Twelve-year-old Nicholas Fernandes didn’t spend his vacation at camp or playing Xbox all day. Instead, he devoted his summer to work on a political campaign.
Between June and August, Nicholas, along with 75 other student interns (ages 12 to 22), researched policy positions, stuffed envelopes and distributed campaign literature on behalf of Legislator Josh Lafazan of Nassau County. They also knocked on 25,000 doors in Long Island towns like Bayville, Syosset and Locust Valley.
“I was nervous before I knocked on the first door,” said Nicholas, who added that homeowners were often confused to be greeted by children who wanted nothing more than to talk politics. But Nicholas and his brother, Neil, 14, another intern, found that it usually worked to their advantage.
“When we actually started talking about Josh’s policies, people were surprised and happy that we could talk to them at such a young age and that we were doing this for our community,” Neil said. “It was good to get to know people from different backgrounds so we can understand their different positions on things.”
At a time when national politics is profoundly partisan, Mr. Lafazan, a registered Independent and self-described “hyper-local” politician, is staying put in Woodbury, Long Island, where he is running for re-election. “Potholes are not partisan,” he said. “There is no Republican or Democratic way to pave a road.” And he is committed to sharing this knowledge with his army of young interns. After all, he is only a few years older than they are.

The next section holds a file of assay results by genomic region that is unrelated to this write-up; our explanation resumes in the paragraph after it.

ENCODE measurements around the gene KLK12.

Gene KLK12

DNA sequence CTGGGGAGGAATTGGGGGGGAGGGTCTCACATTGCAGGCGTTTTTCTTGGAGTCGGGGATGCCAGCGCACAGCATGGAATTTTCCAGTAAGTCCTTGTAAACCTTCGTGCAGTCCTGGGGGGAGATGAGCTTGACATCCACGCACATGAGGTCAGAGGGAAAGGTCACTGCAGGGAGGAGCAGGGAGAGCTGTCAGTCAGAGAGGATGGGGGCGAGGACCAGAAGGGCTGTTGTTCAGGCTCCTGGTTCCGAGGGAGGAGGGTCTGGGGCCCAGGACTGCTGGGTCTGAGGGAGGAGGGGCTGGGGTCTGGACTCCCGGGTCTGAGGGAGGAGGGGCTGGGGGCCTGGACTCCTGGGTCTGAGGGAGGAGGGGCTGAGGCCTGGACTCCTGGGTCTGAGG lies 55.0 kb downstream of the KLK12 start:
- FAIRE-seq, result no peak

As a first-term legislator, Mr. Lafazan passed bills that addressed the concerns of young people in his district, including one on anti-bullying and one that increased resources to address the heroin and opioid epidemic.
He also supported the construction of micro-apartments for millennial professionals in Nassau County. Perhaps his own situation informed him in this case: He still lives in his mother’s basement, which, he considers a badge of honor. “The truth is there is no affordable housing on Long Island,” he said. “I’m 25. If there is anyone who is personally inspired to fix this problem, it’s me.”
Mr. Lafazan has been an elected official since he joined the Syosset School Board when he was 18. After high school, he spent his undergraduate years at Cornell University and then received a masters from the Harvard Graduate School of Education. But when school was finished, he came straight home to begin his career in local politics. He now teaches a class at Long Island University in Brookville called “Running for Office in the 21st Century.”
Part of a recent wave of young people running for political office successfully, including Representative Alexandria Ocasio-Cortez, Democrat of New York, from the nearby borough of Queens, Mr. Lafazan is choosing to stay local. “Start at an entry-level position and learn a skill set that you can use as you work your way up,” he has told his interns. “Young people have unlimited potential but limited opportunity. In local government, you can really make a difference.”
Jeremy Buchman, associate professor of political science at Long Island University, agrees that this sense of agency can be inspiring for young people. “In local politics, you can have accomplishments that you see in day-to-day life,” he said.